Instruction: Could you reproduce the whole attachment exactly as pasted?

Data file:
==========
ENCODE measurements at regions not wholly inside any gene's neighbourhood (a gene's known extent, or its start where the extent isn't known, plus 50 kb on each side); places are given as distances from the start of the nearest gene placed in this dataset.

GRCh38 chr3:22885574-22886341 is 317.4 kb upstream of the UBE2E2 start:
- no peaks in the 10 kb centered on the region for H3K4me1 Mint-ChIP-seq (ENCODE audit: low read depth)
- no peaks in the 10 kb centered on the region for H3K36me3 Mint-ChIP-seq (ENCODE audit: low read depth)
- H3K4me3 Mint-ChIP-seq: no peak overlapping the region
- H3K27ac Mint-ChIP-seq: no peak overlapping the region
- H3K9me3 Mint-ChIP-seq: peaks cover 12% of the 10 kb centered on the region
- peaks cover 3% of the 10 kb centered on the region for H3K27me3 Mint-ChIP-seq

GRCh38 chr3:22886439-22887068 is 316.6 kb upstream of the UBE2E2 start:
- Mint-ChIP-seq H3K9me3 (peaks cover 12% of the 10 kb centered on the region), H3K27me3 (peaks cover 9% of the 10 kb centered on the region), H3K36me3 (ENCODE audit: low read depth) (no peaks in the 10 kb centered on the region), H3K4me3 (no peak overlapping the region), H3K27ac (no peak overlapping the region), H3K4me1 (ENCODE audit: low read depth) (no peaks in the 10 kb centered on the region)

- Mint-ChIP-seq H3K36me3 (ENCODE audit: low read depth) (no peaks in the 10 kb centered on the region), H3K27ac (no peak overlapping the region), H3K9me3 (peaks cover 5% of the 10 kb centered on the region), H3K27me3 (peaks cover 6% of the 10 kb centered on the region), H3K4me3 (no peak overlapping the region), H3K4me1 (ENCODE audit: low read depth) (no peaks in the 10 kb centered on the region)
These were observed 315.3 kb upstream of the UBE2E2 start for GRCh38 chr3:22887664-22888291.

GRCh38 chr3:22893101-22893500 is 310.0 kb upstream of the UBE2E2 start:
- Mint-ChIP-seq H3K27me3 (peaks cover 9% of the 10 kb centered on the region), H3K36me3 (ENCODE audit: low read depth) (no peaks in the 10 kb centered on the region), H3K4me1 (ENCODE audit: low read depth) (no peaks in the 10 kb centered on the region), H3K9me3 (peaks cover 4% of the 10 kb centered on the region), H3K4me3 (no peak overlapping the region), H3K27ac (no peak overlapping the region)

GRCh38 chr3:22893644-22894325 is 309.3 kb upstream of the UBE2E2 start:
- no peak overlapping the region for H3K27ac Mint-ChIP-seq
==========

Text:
ENCODE measurements at regions not wholly inside any gene's neighbourhood (a gene's known extent, or its start where the extent isn't known, plus 50 kb on each side); places are given as distances from the start of the nearest gene placed in this dataset.

GRCh38 chr3:22885574-22886341 is 317.4 kb upstream of the UBE2E2 start:
- no peaks in the 10 kb centered on the region for H3K4me1 Mint-ChIP-seq (ENCODE audit: low read depth)
- no peaks in the 10 kb centered on the region for H3K36me3 Mint-ChIP-seq (ENCODE audit: low read depth)
- H3K4me3 Mint-ChIP-seq: no peak overlapping the region
- H3K27ac Mint-ChIP-seq: no peak overlapping the region
- H3K9me3 Mint-ChIP-seq: peaks cover 12% of the 10 kb centered on the region
- peaks cover 3% of the 10 kb centered on the region for H3K27me3 Mint-ChIP-seq

GRCh38 chr3:22886439-22887068 is 316.6 kb upstream of the UBE2E2 start:
- Mint-ChIP-seq H3K9me3 (peaks cover 12% of the 10 kb centered on the region), H3K27me3 (peaks cover 9% of the 10 kb centered on the region), H3K36me3 (ENCODE audit: low read depth) (no peaks in the 10 kb centered on the region), H3K4me3 (no peak overlapping the region), H3K27ac (no peak overlapping the region), H3K4me1 (ENCODE audit: low read depth) (no peaks in the 10 kb centered on the region)

- Mint-ChIP-seq H3K36me3 (ENCODE audit: low read depth) (no peaks in the 10 kb centered on the region), H3K27ac (no peak overlapping the region), H3K9me3 (peaks cover 5% of the 10 kb centered on the region), H3K27me3 (peaks cover 6% of the 10 kb centered on the region), H3K4me3 (no peak overlapping the region), H3K4me1 (ENCODE audit: low read depth) (no peaks in the 10 kb centered on the region)
These were observed 315.3 kb upstream of the UBE2E2 start for GRCh38 chr3:22887664-22888291.

GRCh38 chr3:22893101-22893500 is 310.0 kb upstream of the UBE2E2 start:
- Mint-ChIP-seq H3K27me3 (peaks cover 9% of the 10 kb centered on the region), H3K36me3 (ENCODE audit: low read depth) (no peaks in the 10 kb centered on the region), H3K4me1 (ENCODE audit: low read depth) (no peaks in the 10 kb centered on the region), H3K9me3 (peaks cover 4% of the 10 kb centered on the region), H3K4me3 (no peak overlapping the region), H3K27ac (no peak overlapping the region)

GRCh38 chr3:22893644-22894325 is 309.3 kb upstream of the UBE2E2 start:
- no peak overlapping the region for H3K27ac Mint-ChIP-seq